Monday, March 26, 2012

10 tips for completing your first marathon

Well, it has been a over a week since the big day. I am slowly coming out of my post-marathon depression and I have started walking normal again. While training for a marathon is no easy task, there is something about consuming yourself so deeply in something and having it all end in success. It is bittersweet and leaves you wanting more!
I learned so much while training and learned that there are a TON of resources and people out there ready to help anyone that wants to take on training for a marathon. It is amazing to see another runner's face light up when you tell them you are training for your first marathon. They start to rattle off about their first experience and begin to list of their tips for completing. The running community is truly a community that wants to spread the love and the marathon community is always eager to bring in new people. So as a newly inducted member of the marathon community, here are my personal tips for training for your first marathon.
  1. Find a reason-You will need motivation. This is not an easy thing to do and there will be many times that you want to quit. MANY. You will need a reason that is big enough to always bring you back to your training. When work days get long, when life gets in the way, when injuries creep in, when doubt rears its ugly head...you will need to go to that reason time and time again.  Whether your reason be linked to fundraising or a cause that is close to you, or if your reason is that this will be the one thing that you will do for yourself and no one else, find out what that reason is early and remember it.
  2. Listen to your body-There is no perfect training plan for getting ready for a marathon. You can google training plans and find hundreds of them, but those training plans should only be a framework that build into something that works for you. It is impossible for a training plan that you download online to take into consideration your current running base, your fitness level, your strength, your injuries, your schedule, your nutrition, etc. If you listen to your body, it will tell you what is working and what is not. If long runs every weekend are leaving you injured and depleted, maybe you need to switch to interval and strength training.  Your body will tell you what works best. Don't force it to do a training plan that you worked for someone else and don't give up if your body tells you what you are currently doing is not working.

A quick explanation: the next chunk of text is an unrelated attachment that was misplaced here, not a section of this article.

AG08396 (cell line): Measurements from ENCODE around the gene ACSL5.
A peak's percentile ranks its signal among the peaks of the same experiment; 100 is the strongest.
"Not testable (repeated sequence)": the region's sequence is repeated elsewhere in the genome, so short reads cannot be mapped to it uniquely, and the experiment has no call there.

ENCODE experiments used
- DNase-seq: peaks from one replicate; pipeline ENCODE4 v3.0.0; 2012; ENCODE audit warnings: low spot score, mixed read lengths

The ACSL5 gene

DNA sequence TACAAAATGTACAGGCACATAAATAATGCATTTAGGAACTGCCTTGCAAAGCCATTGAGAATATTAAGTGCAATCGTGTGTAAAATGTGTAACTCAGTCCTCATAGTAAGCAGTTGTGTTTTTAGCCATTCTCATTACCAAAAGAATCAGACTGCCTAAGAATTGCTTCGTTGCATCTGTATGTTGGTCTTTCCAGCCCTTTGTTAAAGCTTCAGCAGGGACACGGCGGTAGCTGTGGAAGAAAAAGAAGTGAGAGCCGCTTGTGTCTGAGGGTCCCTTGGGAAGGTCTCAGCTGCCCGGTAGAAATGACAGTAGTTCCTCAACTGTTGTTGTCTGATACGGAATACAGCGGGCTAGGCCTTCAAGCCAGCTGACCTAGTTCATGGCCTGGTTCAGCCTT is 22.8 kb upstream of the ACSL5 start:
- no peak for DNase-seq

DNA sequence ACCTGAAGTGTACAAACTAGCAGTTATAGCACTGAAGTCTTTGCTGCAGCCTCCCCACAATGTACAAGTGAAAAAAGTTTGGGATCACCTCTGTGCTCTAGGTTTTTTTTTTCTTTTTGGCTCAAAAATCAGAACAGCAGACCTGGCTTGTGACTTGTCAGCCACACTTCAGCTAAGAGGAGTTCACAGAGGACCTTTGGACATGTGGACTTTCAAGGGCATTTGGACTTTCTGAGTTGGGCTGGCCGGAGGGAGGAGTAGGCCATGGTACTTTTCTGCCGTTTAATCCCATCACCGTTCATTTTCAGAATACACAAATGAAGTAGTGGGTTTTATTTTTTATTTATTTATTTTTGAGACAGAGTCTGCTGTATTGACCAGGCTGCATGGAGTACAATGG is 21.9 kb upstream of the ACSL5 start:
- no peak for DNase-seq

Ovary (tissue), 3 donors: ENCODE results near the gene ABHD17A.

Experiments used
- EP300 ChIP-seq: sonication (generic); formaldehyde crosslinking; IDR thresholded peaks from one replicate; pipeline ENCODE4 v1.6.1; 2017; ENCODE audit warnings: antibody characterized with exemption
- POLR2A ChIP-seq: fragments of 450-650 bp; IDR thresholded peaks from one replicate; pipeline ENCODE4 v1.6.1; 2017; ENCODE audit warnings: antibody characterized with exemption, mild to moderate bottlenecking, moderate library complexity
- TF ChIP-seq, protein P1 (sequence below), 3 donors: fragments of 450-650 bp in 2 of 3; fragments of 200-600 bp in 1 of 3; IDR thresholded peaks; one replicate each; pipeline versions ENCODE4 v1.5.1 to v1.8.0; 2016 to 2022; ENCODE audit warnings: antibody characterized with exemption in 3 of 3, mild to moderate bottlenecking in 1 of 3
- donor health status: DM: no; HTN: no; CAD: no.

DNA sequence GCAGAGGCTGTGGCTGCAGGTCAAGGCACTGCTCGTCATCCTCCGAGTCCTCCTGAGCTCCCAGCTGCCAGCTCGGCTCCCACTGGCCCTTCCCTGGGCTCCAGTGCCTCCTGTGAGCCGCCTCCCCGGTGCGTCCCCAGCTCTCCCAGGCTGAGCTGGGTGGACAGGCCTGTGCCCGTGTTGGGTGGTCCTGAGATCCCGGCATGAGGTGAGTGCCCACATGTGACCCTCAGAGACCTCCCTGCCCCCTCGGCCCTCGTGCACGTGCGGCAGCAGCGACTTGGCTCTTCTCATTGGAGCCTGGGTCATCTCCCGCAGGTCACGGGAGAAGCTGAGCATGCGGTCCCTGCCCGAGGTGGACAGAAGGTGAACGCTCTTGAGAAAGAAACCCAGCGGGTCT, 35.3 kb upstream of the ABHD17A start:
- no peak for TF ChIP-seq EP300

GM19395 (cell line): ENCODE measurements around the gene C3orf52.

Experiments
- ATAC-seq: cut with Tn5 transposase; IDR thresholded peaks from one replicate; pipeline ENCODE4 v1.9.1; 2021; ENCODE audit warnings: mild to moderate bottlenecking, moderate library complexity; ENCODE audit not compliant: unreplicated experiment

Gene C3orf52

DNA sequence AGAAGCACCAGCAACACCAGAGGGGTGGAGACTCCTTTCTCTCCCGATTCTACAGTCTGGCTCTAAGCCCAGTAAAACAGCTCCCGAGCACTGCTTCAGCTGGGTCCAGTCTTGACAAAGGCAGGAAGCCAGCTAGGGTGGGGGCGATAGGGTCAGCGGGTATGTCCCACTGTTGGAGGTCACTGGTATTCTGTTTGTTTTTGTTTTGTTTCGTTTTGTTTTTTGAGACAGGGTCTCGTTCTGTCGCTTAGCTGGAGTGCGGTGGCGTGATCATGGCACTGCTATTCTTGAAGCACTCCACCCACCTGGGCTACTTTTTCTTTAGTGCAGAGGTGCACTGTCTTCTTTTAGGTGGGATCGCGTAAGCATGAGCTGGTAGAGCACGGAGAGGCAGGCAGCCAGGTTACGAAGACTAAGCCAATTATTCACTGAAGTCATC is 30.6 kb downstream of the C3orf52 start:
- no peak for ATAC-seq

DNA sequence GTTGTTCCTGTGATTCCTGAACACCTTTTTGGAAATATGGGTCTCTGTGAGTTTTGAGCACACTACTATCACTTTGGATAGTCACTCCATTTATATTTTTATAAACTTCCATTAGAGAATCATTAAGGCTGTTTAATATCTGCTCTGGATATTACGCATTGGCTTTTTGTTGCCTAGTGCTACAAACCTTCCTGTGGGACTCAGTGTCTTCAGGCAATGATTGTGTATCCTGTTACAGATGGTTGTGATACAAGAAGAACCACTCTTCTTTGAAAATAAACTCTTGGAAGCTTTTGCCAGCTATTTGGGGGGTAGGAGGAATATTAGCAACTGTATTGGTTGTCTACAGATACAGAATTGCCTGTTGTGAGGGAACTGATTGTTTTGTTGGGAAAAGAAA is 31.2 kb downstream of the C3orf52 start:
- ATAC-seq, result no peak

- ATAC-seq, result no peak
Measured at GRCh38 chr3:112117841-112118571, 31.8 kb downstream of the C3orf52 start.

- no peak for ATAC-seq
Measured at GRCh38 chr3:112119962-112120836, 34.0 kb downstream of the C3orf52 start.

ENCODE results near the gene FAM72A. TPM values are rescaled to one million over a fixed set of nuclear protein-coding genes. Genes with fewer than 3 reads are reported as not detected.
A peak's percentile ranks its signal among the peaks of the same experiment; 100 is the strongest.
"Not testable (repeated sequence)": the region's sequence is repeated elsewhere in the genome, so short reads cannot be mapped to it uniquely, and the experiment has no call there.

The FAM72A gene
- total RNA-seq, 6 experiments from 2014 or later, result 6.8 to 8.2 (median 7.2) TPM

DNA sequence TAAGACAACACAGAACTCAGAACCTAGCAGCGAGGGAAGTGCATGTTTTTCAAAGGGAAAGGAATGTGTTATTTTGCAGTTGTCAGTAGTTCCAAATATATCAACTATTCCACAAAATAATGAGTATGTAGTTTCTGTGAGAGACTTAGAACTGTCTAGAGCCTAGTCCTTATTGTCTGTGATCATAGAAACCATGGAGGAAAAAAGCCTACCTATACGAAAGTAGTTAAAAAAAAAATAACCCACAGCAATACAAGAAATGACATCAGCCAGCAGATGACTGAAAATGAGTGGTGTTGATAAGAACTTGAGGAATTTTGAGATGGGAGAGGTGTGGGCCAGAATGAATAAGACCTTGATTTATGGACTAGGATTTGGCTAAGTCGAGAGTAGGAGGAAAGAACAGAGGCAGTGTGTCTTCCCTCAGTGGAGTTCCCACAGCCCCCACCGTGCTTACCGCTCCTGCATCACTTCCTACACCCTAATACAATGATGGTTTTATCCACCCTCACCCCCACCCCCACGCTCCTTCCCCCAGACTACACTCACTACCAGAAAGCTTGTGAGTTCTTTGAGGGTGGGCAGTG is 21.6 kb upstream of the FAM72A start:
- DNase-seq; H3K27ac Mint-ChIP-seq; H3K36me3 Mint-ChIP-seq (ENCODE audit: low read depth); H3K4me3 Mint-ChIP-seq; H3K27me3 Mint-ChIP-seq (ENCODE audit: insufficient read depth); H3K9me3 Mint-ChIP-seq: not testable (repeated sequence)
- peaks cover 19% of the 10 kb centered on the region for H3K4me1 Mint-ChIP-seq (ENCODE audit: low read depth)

3. Clean up your diet- Every fitness/running coach I have ever met has told me the same thing, You can't out train your diet. Meaning, don't expect to eat that double cheeseburger, french fries, and large soda and then go run 20 miles the next day. Do some people do it? Absolutely.  But why put your body under more stress then it needs. Running a long distance or pushing yourself through a hard workout takes a lot of energy and you should be using that training time to push yourself as hard as you can. Give your body a break by giving it the fuel it needs to perform at its best.  If you are putting clean, nutritious food in your body, it will thank you by doing what you ask it to you and quite simply, your body will amaze you when you least expect it. (oh, and yes, this may mean skipping out on a happy hour or two...hey, I didn't say this was easy, right?!)
  4. Don't do this alone-I mentioned earlier that the running community is hungry to get you in and running with them! Whether it be joining a running group, getting advice from a trainer, getting consultation for your shoes, or just telling your friends and family what you are doing, getting other people involved will help tremendously! Some advice will stick with you through your entire training plan and others will not, but talking to people about what you are doing and getting their input may make the difference between finishing and not finishing. Why run in bad shoes if there is someone willing to give you free advice on shoes? Why take that 20 mile run alone when you can do it with a group that often has volunteers to provide you water and food? There are so many resources, many of them completely free, that you should take advantage of.